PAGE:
Oceans | Coastal Processes | Intertidal Zone
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A total of 111 estuaries of moderate or large size were recognised around Tasmania and associated Bass Strait islands. The catchments of these estuaries were mapped using GIS, and available data on geomorphology, geology, hydrology and rainfall collated for each estuary and catchment area. Tasmanian estuaries were classified into nine groups on the basis of physical attributes that included salinity and tidal data collected during a field sampling program. Baseline information on the abundance, biomass and estimated production of macrobenthic invertebrate species was collected during a quantitative sampling program at 55 sites in 48 Tasmanian estuaries. These data were generally obtained at three different intertidal levels and two shallow subtidal depths at each site, and included information on a total of 390 taxa and over 100,000 individuals. Data on the distribution of 101 fish species, as obtained during surveys of 75 Tasmanian estuaries using seine nets by Last (1983) with some supplementary sampling, were also incorporated into the study.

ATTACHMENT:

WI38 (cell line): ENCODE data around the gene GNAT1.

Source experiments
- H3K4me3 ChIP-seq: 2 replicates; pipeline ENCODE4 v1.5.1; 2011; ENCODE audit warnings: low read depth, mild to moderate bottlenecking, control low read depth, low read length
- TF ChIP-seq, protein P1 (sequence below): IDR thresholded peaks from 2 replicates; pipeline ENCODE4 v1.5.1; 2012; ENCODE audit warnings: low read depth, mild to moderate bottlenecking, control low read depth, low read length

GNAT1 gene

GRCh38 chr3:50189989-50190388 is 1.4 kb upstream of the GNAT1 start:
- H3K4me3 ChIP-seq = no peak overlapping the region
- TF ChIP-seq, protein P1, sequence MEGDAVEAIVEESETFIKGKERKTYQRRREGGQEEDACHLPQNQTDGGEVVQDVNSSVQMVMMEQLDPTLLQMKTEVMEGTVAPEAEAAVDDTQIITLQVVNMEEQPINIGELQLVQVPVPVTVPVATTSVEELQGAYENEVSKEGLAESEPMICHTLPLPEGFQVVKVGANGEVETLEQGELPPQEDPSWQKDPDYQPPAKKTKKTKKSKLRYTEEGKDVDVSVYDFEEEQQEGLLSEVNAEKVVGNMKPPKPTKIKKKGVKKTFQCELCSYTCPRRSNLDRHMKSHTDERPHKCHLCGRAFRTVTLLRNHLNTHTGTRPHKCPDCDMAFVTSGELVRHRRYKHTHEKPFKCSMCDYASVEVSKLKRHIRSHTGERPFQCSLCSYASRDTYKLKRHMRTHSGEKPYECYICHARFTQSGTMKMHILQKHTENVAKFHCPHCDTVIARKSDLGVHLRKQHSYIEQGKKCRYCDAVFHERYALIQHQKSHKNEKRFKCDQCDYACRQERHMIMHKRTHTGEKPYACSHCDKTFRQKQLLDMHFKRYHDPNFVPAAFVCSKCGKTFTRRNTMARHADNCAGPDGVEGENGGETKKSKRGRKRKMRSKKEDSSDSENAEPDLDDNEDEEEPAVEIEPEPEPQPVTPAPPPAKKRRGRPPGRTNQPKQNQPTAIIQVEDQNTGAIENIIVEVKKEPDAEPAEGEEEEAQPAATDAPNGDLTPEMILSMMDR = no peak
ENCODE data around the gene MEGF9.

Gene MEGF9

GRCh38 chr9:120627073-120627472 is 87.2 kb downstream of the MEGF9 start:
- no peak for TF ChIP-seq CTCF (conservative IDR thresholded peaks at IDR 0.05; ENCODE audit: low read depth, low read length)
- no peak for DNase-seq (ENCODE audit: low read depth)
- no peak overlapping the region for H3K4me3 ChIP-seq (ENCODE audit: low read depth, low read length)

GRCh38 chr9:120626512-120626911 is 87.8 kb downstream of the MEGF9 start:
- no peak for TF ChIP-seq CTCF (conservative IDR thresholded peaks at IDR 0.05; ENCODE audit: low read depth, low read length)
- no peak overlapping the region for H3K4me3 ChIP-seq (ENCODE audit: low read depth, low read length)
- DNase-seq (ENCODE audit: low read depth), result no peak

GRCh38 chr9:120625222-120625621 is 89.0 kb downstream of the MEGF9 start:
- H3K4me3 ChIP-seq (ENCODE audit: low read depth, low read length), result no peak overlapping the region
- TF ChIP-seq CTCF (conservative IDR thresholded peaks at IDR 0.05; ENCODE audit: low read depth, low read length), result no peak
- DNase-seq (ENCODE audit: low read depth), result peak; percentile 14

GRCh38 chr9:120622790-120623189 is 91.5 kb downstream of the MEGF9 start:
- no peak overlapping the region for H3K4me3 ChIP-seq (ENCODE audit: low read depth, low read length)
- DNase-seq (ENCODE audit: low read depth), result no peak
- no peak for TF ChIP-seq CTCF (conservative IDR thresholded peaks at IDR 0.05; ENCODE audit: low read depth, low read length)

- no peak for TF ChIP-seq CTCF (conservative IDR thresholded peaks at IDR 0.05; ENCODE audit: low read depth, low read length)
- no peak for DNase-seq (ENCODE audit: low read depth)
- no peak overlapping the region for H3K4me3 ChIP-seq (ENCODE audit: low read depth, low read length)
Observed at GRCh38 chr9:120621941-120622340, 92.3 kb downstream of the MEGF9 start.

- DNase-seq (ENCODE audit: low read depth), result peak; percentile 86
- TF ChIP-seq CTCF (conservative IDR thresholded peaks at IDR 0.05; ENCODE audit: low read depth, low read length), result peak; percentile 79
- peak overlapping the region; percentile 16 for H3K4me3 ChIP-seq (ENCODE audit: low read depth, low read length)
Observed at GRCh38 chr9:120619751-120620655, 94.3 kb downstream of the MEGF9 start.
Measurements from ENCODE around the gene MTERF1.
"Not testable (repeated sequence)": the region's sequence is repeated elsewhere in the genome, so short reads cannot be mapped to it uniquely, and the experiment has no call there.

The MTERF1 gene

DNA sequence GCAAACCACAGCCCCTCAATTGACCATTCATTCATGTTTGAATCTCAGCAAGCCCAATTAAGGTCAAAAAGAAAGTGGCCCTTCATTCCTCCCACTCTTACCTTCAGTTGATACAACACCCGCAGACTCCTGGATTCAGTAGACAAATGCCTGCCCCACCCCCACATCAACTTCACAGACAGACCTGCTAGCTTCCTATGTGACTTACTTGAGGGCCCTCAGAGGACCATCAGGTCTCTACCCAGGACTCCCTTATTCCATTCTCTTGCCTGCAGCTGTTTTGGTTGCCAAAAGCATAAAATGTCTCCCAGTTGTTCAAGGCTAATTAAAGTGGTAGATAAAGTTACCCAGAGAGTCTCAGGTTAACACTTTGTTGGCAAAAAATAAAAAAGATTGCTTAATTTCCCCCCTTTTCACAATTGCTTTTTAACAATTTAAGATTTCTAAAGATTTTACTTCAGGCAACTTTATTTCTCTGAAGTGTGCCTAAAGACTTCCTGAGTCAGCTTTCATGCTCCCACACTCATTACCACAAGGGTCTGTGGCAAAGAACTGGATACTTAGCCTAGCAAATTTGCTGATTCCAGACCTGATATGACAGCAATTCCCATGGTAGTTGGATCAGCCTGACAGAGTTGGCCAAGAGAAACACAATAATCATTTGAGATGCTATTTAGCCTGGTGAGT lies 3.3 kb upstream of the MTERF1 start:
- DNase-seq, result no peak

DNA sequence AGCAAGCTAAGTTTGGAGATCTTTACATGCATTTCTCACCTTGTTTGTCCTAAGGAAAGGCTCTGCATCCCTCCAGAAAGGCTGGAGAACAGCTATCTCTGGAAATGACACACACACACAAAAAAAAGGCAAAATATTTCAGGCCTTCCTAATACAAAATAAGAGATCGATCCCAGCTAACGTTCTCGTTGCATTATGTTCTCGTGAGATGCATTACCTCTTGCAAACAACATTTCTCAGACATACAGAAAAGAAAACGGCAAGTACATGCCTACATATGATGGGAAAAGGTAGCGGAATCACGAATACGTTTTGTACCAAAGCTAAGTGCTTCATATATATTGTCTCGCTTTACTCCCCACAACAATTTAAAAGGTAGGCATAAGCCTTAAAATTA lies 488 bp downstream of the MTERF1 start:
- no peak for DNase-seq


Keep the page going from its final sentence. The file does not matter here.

The most recent field study of the Little Swanport estuary, Tasmania carried out by Crawford et al. (2006) collected monthly samples at sites throughout the estuary between January 2004 and January 2005. Measurements included water column nutrients, chlorophyll-a, dissolved oxygen, salinity, phytoplankton, zooplankton and oyster growth. This work demonstrated that freshwater flows had a significant effect on salinity, turbidity, dissolved oxygen and nutrient levels in the estuary. However, monthly sampling didn’t provide the temporal resolution necessary to detect potential flow-on effects on the biology (e.g. phytoplankton and zooplankton dynamics, oyster growth). To gain an improved understanding of the temporal dynamics of the estuary, including the response to freshwater flow, samples were collected weekly (chlorophyll-a), fortnightly (nutrients and zooplankton) and bimonthly (oysters) between March 2006 and June 2008 at a site in the lower estuary where the majority of oysters are farmed